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This is a late post and I’m tired, so apologies if this doesn’t come out as clearly as I’d like it to… it seems to me that there are three different sorts of “difficulty” used in MMOs.

A) Statistical difficulty, AKA the numbers game. Difficulty as measured by the character stats that are the bread and butter of these games. Difficulty that is beaten by doing THIS much DPS, or having THAT much armour and hit points on the tank to survive spike damage. This is the sort of difficulty that optimising gear and character builds is intended to beat.

B) Execution difficulty. This is the “dance of the raid bosses”. It relies on players observing and reacting in accordance with a script and has nothing to do with character stats. It doesn’t matter whether you’re wearing quest greens or tier 97 epics… if you stand in the fire You Will Die. It’s also a bit of a cheat in my opinion because it tends to be an encounter-specific skill, not a measure of how good you are at playing this game in general. Have you learned the boss encounter? Do you know where to run when special move X is announced? If yes, you get epics. If you screw it up through ignorance, poor situational awareness or straightforward clumsiness you get a repair bill. Personal view – I hate this type of difficulty simply because I KNOW I’m slow and clumsy. I had enough years of being the last to be picked for any sports team at school (with one exception, see below) – I don’t need my escape into a fantasy world to rub my nose in it too 🙂

C) Decision cycle difficulty. The art of doing the right thing under pressure. This is where a player has a number of different choices, all of which might be beneficial to the group. Doing well consists of choosing the MOST beneficial action without wasting time. Prime example of this is playing my LotRO loremaster – at any point in a fight I can throw a damage skill, heal an ally, transfer power to an ally so they can keep using their skills, top off my own power by draining an enemy, cast one of my debuffs, use one of several crowd control skills, cure wound or disease effects, give an instruction to my pet, or self-heal if my pet has triggered the correct status on the enemy. Good loremaster players are the ones who can take in the whole situation, pick the best option off that list, and execute it without wasted time. Poor loremasters either get paralysed by the number of choices and dither, wasting time – or they make poor choices (doing DPS when CC needs refreshing, for example). You know how I mentioned there was one sport I wasn’t completely useless at? Fencing is as much about anticipating your opponent and choosing tactics – fast – as it is about simple dexterity. The combination of being mentally agile, left-handed and actually being able to keep my glasses on raised my ability in this one sport to, oh, almost average :p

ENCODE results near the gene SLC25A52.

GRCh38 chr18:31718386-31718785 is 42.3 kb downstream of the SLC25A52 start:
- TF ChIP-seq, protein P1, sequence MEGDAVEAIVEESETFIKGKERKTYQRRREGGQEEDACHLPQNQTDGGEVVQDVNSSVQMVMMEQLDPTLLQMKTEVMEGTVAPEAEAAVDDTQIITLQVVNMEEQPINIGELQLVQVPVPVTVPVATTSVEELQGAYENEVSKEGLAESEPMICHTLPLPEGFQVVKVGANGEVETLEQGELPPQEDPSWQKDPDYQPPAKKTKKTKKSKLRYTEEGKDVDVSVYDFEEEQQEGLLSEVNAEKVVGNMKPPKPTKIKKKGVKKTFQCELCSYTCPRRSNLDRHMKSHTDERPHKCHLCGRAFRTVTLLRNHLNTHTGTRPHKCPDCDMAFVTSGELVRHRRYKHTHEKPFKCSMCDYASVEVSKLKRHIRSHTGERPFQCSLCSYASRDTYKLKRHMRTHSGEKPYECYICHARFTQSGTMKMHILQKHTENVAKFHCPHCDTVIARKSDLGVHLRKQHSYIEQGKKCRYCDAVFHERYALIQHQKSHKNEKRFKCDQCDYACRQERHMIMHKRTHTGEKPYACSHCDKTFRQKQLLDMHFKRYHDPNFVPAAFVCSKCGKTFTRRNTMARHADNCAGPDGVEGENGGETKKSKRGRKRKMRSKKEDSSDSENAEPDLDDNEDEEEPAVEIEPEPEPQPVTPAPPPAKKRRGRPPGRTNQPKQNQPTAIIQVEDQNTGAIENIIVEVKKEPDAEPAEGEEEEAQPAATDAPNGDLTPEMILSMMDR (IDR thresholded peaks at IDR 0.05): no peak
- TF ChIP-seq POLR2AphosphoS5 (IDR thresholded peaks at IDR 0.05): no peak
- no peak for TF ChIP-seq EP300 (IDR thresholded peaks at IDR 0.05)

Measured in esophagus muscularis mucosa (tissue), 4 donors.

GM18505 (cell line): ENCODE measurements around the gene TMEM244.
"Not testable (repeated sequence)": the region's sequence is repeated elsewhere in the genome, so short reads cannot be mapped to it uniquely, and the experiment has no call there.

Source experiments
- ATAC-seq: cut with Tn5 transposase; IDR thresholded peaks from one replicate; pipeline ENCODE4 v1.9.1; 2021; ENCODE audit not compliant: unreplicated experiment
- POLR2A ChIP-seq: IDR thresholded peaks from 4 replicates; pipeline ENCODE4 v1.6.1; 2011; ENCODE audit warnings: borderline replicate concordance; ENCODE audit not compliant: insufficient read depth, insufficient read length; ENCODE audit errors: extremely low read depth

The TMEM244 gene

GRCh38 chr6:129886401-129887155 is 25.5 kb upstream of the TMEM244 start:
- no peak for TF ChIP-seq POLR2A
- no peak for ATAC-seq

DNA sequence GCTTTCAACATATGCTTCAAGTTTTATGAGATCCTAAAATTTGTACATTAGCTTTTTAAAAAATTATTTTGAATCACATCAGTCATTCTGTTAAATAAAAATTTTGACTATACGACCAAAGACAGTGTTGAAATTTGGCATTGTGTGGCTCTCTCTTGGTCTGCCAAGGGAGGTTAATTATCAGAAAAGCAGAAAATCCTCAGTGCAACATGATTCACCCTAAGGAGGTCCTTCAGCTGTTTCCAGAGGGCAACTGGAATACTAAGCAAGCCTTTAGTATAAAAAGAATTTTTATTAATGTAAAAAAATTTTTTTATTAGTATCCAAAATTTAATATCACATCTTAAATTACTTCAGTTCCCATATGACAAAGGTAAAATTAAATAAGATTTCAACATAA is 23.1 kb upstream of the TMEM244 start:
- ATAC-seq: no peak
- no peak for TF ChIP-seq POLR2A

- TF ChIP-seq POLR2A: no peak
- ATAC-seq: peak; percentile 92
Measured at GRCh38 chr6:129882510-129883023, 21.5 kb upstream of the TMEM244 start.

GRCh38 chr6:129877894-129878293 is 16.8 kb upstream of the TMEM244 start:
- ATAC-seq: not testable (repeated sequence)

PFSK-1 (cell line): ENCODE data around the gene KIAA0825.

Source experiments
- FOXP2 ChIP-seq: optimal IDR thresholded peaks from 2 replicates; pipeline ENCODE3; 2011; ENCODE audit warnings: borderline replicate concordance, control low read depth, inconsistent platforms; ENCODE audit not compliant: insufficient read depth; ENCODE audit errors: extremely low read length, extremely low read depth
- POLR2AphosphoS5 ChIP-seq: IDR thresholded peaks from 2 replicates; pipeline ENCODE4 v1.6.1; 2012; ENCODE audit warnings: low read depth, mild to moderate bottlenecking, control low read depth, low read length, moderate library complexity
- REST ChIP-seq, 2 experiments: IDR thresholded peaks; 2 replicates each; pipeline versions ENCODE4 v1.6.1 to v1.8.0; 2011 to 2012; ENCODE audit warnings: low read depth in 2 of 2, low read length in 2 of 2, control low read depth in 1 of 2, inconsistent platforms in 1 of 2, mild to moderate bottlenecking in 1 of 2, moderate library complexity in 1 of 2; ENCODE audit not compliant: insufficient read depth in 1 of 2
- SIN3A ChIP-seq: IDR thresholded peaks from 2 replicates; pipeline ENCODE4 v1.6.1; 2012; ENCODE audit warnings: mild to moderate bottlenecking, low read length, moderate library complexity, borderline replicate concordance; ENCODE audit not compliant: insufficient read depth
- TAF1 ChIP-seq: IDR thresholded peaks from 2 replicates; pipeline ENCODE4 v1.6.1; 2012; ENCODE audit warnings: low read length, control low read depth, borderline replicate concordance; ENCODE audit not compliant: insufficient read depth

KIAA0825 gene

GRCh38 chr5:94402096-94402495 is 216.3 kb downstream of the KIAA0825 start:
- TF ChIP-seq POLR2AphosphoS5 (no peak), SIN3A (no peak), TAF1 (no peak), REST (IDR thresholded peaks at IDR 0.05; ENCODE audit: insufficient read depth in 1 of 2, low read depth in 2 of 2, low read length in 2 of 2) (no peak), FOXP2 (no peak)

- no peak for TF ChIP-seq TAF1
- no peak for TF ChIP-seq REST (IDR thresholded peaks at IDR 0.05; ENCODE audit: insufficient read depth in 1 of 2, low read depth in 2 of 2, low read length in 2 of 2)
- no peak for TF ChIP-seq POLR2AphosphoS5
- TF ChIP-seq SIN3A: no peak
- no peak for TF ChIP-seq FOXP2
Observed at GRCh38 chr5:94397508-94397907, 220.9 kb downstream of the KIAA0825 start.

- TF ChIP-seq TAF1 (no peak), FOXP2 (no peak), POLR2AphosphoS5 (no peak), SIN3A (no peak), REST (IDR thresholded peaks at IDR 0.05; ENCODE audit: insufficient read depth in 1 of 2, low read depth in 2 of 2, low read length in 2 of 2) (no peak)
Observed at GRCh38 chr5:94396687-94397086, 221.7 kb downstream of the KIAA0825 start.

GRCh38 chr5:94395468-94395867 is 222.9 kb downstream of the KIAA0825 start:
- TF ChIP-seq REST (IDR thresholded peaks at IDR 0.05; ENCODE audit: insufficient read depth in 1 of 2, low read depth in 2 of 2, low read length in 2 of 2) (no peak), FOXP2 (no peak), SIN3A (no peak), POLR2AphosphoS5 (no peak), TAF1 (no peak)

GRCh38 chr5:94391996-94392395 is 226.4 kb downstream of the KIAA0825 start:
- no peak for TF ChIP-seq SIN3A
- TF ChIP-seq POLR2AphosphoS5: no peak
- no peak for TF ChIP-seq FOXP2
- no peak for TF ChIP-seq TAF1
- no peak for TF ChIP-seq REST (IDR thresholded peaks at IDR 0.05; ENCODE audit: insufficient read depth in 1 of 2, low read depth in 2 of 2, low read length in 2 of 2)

In WoW, there’s a lot of type A and B difficulty but not a lot of type C… DPS players simply don’t have to make many actual decisions in normal play. Healers and tanks do, on the other hand. This might be one reason why playing these roles is less popular – having to make a constant stream of decisions is hard work. LotRO has slower gameplay but a lot more decisions to be made from moment to moment on all (or at least most) of its classes. Even the hunter class in LotRO has combat skills above and beyond raw damage (crowd control, cure poison) and a Hunter who maximises DPS at the expense of those other skills isn’t lauded by the community as a godlike being for topping the damage charts.

So I guess what I’m getting at is – are game designers using the wrong kind of difficulty in their games? Would players prefer a different mix? Can you have a raid progression game based around players getting better at playing their class instead of getting better at having big number on their character sheets? And how would we know who the best players are if we can’t tell by inspecting the gens and enchants on their shoulderpads?


One Comment

  1. Another form of difficulty is social difficulty, where in order to do something you need to persuade other people to do stuff too. I think this is one of the things they’re trying to train out of MMOs, which is a shame because it was fairly unique to them.

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